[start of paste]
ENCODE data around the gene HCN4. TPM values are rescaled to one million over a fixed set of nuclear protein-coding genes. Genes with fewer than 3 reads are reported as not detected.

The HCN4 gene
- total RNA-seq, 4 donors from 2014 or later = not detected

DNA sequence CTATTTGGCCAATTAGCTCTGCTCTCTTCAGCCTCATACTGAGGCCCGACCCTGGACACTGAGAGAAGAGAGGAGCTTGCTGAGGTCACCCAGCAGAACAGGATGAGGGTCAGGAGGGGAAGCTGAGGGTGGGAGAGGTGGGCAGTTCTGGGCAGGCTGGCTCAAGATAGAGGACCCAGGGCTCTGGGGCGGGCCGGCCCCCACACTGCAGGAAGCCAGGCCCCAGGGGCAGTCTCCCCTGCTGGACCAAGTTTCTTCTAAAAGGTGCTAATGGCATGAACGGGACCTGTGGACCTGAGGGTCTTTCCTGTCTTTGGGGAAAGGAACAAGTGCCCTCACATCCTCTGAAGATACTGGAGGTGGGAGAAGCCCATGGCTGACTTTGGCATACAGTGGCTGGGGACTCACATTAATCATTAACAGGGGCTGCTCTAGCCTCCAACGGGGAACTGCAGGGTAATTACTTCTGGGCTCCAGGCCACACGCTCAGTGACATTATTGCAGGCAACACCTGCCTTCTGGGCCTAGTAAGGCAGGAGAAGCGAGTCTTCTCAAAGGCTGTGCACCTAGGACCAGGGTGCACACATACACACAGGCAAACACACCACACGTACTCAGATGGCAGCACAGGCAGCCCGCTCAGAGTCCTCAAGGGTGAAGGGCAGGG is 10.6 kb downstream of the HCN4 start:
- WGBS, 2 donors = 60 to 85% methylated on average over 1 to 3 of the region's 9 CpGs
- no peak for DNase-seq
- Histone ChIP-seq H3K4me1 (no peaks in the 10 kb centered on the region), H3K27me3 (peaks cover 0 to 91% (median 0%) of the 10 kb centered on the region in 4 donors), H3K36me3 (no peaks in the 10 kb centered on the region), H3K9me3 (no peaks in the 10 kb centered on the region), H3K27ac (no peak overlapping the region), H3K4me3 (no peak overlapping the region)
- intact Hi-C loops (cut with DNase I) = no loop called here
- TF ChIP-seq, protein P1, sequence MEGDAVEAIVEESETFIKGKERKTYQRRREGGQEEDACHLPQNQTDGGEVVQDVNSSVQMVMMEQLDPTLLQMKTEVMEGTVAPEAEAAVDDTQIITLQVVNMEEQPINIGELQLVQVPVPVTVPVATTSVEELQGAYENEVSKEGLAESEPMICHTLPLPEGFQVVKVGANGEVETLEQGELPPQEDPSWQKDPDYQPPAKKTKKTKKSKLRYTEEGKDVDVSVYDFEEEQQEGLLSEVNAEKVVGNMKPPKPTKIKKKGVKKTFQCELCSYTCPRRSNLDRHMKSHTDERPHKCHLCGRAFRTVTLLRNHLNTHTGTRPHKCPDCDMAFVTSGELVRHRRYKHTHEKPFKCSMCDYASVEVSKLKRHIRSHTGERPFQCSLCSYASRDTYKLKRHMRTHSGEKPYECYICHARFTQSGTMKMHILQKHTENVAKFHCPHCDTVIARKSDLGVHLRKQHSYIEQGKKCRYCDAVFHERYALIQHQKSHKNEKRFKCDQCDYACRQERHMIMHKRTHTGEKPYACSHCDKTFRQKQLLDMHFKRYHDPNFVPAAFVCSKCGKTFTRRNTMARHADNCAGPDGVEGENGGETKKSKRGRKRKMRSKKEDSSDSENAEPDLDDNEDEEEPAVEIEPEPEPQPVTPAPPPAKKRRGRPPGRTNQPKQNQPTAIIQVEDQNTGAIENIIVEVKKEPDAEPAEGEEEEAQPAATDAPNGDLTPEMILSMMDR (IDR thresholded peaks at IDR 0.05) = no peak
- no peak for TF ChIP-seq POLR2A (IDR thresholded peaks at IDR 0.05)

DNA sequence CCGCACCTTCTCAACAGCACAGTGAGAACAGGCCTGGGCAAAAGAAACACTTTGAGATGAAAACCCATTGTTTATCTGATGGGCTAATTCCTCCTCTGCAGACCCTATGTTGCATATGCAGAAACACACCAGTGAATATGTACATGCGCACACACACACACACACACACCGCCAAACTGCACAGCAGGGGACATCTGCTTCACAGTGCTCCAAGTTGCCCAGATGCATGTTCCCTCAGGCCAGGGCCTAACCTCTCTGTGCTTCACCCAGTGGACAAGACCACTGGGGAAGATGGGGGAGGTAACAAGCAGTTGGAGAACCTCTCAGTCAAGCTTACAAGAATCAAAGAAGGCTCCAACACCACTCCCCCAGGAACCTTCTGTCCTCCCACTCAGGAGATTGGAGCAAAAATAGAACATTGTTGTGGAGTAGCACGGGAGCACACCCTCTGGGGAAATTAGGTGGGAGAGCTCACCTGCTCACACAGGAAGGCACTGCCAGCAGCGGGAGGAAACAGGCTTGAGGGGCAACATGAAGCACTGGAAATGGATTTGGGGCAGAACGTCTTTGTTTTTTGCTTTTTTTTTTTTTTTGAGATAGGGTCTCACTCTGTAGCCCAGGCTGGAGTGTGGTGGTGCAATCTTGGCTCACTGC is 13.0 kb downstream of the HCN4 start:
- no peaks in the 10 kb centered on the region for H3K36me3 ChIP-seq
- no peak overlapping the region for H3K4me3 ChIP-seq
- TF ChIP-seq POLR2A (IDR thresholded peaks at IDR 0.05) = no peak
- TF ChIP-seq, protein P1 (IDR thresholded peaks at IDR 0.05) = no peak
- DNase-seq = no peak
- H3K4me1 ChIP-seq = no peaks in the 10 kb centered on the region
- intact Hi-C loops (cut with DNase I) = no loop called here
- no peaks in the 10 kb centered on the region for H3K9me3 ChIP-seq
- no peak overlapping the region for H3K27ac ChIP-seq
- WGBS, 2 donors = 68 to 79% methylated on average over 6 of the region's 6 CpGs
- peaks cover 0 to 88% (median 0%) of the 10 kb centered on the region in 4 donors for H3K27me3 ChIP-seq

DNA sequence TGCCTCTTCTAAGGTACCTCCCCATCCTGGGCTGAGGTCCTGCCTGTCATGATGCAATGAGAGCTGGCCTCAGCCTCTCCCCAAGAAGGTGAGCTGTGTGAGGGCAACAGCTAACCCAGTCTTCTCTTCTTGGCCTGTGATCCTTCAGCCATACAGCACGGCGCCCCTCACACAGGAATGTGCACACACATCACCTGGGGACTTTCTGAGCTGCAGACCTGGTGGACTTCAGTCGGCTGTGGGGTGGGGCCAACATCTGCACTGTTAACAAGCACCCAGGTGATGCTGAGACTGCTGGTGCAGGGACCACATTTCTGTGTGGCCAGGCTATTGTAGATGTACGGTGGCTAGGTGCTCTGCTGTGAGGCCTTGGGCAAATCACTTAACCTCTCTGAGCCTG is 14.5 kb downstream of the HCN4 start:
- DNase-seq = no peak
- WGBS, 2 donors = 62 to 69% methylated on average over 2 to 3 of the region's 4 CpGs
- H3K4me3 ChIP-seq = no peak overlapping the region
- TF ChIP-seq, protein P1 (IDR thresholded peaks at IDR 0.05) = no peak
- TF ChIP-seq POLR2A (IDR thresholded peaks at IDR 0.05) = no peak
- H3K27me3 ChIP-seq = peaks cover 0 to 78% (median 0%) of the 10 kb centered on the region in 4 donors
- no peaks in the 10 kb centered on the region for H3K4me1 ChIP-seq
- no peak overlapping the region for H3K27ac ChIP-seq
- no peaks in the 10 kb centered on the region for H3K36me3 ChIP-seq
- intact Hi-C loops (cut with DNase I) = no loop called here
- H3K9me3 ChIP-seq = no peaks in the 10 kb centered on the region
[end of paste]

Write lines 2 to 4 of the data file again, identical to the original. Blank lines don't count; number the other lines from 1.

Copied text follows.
The HCN4 gene
- total RNA-seq, 4 donors from 2014 or later = not detected

DNA sequence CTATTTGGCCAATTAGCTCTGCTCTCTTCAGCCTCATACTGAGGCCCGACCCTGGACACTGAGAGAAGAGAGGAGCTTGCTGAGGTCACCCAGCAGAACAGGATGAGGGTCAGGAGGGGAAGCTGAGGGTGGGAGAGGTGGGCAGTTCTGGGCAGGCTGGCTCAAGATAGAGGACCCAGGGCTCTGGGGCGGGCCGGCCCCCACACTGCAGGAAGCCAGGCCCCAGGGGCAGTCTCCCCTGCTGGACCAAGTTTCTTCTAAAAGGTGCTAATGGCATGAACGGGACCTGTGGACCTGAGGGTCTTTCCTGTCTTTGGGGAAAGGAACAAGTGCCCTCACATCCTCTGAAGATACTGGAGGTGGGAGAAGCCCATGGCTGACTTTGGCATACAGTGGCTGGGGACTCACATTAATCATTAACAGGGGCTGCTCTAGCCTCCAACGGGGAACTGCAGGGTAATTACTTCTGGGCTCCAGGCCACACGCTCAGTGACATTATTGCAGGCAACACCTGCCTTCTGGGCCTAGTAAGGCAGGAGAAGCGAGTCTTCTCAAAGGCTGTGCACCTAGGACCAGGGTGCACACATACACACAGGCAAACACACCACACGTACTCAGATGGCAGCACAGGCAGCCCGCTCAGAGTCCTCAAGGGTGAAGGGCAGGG is 10.6 kb downstream of the HCN4 start: